It’s official – cannabis does kill cancer cells.
There have been rumblings in the past, following reports that scientists have conducted tests with the drug, and now the U.S. government have one hundred per cent confirmed the news on their website.
In a page of official advice, the U.S. government wrote:
Cannabis has been shown to kill cancer cells in the laboratory.
The National Cancer Institute, part of the U.S. Department of Health, now claims that “cannabinoids may be useful in treating the side effects of cancer and cancer treatment” by smoking, eating it in baked products, drinking herbal teas or even spraying it under the tongue.
Although they are also keen to stress that marijuana has only shown these effects on mice, and are not yet ready to recommend the drug for human use in fighting cancer, the news will nevertheless be a huge step in the fight for those who want to see the drug legalised across the U.S. (and the UK, where it remains illegal nationwide).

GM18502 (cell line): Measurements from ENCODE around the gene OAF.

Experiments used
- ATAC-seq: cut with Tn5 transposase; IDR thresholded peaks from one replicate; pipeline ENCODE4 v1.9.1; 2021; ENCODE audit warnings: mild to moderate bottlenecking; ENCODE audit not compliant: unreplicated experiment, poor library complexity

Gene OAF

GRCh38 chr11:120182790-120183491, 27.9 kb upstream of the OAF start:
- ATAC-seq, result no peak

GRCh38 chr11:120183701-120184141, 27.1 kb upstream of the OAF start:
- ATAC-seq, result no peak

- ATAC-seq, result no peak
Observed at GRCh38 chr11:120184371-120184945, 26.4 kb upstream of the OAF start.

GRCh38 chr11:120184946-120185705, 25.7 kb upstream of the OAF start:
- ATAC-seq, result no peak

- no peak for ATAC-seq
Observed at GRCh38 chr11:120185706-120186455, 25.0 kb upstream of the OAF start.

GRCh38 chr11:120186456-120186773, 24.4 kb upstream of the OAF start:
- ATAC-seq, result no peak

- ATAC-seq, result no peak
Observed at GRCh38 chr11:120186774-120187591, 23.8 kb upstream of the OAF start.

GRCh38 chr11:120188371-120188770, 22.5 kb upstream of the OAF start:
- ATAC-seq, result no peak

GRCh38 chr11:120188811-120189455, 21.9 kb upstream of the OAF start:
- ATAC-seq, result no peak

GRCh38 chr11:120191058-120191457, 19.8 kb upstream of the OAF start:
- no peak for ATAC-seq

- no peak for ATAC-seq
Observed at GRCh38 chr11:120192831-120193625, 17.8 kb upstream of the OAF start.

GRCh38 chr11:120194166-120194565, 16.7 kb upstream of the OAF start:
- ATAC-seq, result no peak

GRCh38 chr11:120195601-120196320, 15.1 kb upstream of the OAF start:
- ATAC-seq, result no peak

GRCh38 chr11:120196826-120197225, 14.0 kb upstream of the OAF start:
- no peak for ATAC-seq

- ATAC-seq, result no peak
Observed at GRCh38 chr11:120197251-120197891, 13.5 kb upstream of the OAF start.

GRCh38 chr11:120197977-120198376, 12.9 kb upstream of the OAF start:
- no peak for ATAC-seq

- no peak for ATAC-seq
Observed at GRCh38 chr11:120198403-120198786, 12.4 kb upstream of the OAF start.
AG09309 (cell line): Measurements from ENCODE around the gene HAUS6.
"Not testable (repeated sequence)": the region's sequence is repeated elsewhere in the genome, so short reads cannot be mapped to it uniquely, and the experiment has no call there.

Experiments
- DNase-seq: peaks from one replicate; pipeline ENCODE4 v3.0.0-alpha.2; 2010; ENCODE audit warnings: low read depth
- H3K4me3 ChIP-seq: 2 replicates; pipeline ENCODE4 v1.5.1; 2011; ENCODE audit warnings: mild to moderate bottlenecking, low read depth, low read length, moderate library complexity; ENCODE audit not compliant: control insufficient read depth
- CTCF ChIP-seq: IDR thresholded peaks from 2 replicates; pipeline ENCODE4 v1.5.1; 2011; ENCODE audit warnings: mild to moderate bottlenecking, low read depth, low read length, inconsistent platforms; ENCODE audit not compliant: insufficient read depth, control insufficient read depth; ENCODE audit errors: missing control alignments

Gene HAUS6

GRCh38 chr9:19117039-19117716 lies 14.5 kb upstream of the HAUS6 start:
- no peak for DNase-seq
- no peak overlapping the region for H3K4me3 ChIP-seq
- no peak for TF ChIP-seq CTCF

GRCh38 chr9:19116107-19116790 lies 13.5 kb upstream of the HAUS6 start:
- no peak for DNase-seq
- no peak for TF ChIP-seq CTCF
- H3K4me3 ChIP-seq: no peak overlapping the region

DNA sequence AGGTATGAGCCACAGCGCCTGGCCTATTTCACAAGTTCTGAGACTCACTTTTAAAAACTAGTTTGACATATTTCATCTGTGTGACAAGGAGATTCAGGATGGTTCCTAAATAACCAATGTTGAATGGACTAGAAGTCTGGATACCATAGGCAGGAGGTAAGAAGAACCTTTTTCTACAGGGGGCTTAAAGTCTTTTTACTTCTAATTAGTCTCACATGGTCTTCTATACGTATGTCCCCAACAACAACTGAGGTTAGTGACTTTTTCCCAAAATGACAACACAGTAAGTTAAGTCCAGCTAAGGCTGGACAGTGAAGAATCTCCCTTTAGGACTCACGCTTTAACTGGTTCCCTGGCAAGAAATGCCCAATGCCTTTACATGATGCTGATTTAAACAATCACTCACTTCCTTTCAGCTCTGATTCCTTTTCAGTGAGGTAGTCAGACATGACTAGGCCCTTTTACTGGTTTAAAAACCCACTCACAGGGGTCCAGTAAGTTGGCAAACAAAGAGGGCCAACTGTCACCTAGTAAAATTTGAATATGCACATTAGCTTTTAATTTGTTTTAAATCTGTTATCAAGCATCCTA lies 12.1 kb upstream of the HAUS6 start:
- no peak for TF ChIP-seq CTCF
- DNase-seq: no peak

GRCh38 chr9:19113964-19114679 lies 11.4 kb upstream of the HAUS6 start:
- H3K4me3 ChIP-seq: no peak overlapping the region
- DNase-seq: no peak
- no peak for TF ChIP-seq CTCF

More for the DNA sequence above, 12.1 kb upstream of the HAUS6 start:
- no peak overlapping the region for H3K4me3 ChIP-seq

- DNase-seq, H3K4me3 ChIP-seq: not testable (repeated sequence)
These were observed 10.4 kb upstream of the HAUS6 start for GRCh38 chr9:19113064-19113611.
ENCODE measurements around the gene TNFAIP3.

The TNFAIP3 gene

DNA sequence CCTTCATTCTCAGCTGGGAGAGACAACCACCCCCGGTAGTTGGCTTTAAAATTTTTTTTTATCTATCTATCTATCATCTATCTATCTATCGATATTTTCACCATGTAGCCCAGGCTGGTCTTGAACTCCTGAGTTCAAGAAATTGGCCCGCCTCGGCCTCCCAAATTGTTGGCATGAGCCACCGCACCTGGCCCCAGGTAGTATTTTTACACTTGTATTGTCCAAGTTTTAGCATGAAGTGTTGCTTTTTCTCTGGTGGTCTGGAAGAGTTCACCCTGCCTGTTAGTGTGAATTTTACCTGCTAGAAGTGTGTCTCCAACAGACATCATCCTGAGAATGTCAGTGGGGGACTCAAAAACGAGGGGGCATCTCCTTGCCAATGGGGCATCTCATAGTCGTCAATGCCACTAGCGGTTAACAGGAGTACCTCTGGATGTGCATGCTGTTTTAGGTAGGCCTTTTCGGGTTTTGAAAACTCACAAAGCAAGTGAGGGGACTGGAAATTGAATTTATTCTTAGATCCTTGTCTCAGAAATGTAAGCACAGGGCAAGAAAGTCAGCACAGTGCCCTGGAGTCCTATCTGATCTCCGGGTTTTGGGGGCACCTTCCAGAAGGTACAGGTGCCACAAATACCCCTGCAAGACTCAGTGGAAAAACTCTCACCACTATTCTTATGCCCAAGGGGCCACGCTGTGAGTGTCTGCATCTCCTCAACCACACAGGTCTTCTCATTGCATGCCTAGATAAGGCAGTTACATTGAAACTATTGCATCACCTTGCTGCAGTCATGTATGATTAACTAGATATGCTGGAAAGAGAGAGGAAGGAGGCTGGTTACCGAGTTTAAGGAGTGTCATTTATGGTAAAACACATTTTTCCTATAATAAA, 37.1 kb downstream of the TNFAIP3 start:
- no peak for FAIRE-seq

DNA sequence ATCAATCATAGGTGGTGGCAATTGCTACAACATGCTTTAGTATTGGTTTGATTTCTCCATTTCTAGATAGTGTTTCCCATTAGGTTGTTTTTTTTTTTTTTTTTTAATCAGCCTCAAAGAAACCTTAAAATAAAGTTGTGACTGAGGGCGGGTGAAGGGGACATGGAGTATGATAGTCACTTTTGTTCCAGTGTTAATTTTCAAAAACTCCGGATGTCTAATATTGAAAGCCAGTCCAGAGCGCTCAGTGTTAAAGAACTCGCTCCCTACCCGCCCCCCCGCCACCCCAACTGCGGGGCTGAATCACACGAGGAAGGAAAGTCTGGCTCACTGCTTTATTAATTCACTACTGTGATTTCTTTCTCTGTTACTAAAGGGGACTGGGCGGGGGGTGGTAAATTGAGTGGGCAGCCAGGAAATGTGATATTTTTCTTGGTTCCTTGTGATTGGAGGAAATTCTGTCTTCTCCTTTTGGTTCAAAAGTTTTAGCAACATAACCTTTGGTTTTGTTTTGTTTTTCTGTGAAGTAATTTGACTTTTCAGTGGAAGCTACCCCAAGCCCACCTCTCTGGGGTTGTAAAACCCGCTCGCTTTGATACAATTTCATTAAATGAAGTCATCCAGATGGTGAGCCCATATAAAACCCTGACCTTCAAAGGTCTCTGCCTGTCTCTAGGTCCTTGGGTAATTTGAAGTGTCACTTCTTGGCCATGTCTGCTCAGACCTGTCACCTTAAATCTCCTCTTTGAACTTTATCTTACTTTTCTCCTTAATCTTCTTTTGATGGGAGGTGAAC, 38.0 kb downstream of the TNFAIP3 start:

Given all those prior examples of the health benefits of cannabis, it’s not surprising that the site also lists numerous other uses for cannabis including anti-inflammatory activity, blocking cell growth, preventing the growth of blood vessels that supply tumours, antiviral activity and relieving muscle spasms caused by multiple sclerosis.
Although Cancer Research pointed out that there is not yet enough evidence to determine whether cannabis can be effectively used for cancer treatment, this could be a big moment in the battle against the disease.
So, following this revelation, as well as last month’s news that an e-petition gained more than 100,000 signatures to debate the legalisation of the drug in the UK, is it time Britain officially gave marijuana the green light?